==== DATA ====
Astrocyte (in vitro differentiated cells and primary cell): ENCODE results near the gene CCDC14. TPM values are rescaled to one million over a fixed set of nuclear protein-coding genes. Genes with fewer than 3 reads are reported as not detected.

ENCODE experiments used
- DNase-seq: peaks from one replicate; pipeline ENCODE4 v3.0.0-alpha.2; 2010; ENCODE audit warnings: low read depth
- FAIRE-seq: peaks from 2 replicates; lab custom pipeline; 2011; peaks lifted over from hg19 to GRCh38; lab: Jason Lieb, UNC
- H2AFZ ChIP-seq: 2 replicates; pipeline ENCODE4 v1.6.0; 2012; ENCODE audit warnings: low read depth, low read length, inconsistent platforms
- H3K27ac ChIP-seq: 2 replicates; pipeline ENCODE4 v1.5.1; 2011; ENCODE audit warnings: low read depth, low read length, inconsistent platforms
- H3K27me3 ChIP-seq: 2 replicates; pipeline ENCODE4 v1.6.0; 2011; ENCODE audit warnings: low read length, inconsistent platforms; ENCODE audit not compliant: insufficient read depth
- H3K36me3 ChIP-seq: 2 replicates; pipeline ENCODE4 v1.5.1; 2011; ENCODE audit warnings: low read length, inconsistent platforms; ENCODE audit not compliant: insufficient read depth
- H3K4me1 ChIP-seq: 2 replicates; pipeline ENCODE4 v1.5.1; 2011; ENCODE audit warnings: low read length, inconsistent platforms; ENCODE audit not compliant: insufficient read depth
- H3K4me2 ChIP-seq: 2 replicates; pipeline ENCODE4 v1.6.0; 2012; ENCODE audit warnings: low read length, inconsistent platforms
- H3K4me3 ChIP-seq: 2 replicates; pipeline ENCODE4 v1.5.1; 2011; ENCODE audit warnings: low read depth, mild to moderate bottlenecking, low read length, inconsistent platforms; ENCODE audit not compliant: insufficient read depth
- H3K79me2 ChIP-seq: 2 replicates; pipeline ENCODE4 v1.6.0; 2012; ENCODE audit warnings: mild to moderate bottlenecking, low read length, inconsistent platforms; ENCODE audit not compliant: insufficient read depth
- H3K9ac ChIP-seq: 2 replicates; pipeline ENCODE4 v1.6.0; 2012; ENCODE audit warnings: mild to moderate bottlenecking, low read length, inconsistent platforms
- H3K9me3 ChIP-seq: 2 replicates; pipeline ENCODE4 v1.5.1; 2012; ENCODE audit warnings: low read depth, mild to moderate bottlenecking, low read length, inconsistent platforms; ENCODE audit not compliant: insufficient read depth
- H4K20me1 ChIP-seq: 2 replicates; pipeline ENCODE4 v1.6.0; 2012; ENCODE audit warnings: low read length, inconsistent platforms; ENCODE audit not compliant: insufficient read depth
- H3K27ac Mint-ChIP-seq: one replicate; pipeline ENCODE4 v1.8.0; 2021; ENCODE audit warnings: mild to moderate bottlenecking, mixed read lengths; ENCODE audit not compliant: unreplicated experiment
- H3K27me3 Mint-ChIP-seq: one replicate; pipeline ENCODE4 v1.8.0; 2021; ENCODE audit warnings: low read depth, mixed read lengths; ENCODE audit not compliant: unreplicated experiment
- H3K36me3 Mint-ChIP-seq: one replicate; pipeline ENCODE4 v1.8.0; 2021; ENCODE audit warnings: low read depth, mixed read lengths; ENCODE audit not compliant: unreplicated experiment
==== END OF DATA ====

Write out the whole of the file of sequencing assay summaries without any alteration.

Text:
Astrocyte (in vitro differentiated cells and primary cell): ENCODE results near the gene CCDC14. TPM values are rescaled to one million over a fixed set of nuclear protein-coding genes. Genes with fewer than 3 reads are reported as not detected.

ENCODE experiments used
- DNase-seq: peaks from one replicate; pipeline ENCODE4 v3.0.0-alpha.2; 2010; ENCODE audit warnings: low read depth
- FAIRE-seq: peaks from 2 replicates; lab custom pipeline; 2011; peaks lifted over from hg19 to GRCh38; lab: Jason Lieb, UNC
- H2AFZ ChIP-seq: 2 replicates; pipeline ENCODE4 v1.6.0; 2012; ENCODE audit warnings: low read depth, low read length, inconsistent platforms
- H3K27ac ChIP-seq: 2 replicates; pipeline ENCODE4 v1.5.1; 2011; ENCODE audit warnings: low read depth, low read length, inconsistent platforms
- H3K27me3 ChIP-seq: 2 replicates; pipeline ENCODE4 v1.6.0; 2011; ENCODE audit warnings: low read length, inconsistent platforms; ENCODE audit not compliant: insufficient read depth
- H3K36me3 ChIP-seq: 2 replicates; pipeline ENCODE4 v1.5.1; 2011; ENCODE audit warnings: low read length, inconsistent platforms; ENCODE audit not compliant: insufficient read depth
- H3K4me1 ChIP-seq: 2 replicates; pipeline ENCODE4 v1.5.1; 2011; ENCODE audit warnings: low read length, inconsistent platforms; ENCODE audit not compliant: insufficient read depth
- H3K4me2 ChIP-seq: 2 replicates; pipeline ENCODE4 v1.6.0; 2012; ENCODE audit warnings: low read length, inconsistent platforms
- H3K4me3 ChIP-seq: 2 replicates; pipeline ENCODE4 v1.5.1; 2011; ENCODE audit warnings: low read depth, mild to moderate bottlenecking, low read length, inconsistent platforms; ENCODE audit not compliant: insufficient read depth
- H3K79me2 ChIP-seq: 2 replicates; pipeline ENCODE4 v1.6.0; 2012; ENCODE audit warnings: mild to moderate bottlenecking, low read length, inconsistent platforms; ENCODE audit not compliant: insufficient read depth
- H3K9ac ChIP-seq: 2 replicates; pipeline ENCODE4 v1.6.0; 2012; ENCODE audit warnings: mild to moderate bottlenecking, low read length, inconsistent platforms
- H3K9me3 ChIP-seq: 2 replicates; pipeline ENCODE4 v1.5.1; 2012; ENCODE audit warnings: low read depth, mild to moderate bottlenecking, low read length, inconsistent platforms; ENCODE audit not compliant: insufficient read depth
- H4K20me1 ChIP-seq: 2 replicates; pipeline ENCODE4 v1.6.0; 2012; ENCODE audit warnings: low read length, inconsistent platforms; ENCODE audit not compliant: insufficient read depth
- H3K27ac Mint-ChIP-seq: one replicate; pipeline ENCODE4 v1.8.0; 2021; ENCODE audit warnings: mild to moderate bottlenecking, mixed read lengths; ENCODE audit not compliant: unreplicated experiment
- H3K27me3 Mint-ChIP-seq: one replicate; pipeline ENCODE4 v1.8.0; 2021; ENCODE audit warnings: low read depth, mixed read lengths; ENCODE audit not compliant: unreplicated experiment
- H3K36me3 Mint-ChIP-seq: one replicate; pipeline ENCODE4 v1.8.0; 2021; ENCODE audit warnings: low read depth, mixed read lengths; ENCODE audit not compliant: unreplicated experiment